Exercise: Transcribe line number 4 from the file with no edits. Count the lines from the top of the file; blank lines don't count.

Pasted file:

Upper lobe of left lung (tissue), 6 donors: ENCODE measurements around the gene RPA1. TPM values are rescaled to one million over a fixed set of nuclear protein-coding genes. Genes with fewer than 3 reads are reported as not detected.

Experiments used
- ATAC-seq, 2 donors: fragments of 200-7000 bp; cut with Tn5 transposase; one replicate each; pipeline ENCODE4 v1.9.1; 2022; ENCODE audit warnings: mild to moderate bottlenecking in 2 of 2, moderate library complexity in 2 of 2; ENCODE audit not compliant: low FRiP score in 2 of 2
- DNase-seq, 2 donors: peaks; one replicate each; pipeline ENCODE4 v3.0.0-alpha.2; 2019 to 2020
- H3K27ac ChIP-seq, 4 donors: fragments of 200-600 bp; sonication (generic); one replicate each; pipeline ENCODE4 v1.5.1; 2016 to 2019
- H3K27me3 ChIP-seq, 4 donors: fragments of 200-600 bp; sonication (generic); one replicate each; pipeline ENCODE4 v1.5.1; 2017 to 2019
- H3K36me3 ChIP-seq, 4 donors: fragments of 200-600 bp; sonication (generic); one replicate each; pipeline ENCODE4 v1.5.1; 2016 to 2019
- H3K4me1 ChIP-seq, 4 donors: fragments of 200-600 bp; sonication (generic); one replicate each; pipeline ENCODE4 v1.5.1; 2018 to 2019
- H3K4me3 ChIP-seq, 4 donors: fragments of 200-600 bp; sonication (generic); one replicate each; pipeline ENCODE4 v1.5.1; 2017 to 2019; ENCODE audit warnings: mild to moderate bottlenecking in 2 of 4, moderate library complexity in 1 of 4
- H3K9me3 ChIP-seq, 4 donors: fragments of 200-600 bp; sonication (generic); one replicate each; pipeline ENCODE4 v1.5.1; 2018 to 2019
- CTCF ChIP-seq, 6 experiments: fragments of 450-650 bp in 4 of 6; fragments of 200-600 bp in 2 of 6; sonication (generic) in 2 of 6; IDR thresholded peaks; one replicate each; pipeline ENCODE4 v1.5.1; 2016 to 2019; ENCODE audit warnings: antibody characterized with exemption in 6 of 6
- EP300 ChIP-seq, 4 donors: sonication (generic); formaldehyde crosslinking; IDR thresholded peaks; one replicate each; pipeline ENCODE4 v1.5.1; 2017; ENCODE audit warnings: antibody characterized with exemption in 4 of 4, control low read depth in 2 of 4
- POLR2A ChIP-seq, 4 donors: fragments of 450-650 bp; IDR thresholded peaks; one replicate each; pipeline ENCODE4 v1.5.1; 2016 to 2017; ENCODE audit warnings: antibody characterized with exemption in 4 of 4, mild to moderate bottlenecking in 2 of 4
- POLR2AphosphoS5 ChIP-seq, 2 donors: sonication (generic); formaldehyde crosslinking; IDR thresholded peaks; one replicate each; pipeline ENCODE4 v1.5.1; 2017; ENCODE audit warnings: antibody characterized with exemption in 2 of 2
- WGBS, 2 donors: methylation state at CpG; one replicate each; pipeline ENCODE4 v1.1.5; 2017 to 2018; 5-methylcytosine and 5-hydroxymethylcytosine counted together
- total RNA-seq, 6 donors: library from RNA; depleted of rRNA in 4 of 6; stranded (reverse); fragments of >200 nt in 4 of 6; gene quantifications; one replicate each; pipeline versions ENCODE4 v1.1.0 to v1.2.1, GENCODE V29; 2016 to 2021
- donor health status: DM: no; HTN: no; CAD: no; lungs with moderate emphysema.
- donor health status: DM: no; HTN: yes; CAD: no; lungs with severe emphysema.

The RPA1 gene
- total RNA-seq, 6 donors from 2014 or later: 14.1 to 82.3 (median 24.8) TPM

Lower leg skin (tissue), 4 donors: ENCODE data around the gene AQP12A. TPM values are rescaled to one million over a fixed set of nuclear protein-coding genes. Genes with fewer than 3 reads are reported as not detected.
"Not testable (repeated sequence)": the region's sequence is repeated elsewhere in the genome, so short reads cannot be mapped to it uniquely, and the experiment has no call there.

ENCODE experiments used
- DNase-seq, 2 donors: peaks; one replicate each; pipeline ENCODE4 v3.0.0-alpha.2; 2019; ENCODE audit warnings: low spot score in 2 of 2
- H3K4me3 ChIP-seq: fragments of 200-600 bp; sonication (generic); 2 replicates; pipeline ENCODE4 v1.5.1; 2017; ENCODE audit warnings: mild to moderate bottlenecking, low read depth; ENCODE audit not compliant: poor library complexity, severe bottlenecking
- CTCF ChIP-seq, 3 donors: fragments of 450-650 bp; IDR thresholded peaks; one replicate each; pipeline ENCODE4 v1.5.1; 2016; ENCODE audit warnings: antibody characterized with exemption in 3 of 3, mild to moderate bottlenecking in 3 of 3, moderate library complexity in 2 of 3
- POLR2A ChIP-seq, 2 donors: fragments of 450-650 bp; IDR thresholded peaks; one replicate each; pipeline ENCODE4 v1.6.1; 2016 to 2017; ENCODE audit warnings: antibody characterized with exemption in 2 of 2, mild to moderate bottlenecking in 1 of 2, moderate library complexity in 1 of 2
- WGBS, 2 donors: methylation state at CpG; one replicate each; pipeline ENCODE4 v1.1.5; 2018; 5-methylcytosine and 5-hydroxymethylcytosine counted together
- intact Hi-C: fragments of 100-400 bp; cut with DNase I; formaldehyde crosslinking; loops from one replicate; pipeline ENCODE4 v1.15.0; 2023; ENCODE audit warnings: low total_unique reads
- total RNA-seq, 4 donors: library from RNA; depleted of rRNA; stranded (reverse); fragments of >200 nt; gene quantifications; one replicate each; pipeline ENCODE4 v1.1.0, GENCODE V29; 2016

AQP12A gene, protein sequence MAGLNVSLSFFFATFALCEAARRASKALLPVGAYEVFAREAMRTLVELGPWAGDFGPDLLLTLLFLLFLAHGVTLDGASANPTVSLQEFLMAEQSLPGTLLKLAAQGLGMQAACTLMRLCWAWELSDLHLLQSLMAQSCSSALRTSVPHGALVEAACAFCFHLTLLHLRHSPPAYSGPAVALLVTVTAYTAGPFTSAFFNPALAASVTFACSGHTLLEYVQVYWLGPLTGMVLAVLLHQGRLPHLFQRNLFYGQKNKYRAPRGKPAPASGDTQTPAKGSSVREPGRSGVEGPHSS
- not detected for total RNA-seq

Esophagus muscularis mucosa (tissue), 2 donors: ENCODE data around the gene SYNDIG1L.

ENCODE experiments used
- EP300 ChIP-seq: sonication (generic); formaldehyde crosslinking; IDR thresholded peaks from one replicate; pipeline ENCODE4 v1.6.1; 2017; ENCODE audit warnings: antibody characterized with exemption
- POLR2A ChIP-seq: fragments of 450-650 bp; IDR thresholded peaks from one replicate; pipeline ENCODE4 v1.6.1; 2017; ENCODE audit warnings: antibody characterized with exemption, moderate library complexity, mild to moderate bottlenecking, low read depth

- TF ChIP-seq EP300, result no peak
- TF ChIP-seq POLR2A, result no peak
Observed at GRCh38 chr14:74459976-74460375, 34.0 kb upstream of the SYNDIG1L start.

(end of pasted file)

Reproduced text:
- DNase-seq, 2 donors: peaks; one replicate each; pipeline ENCODE4 v3.0.0-alpha.2; 2019 to 2020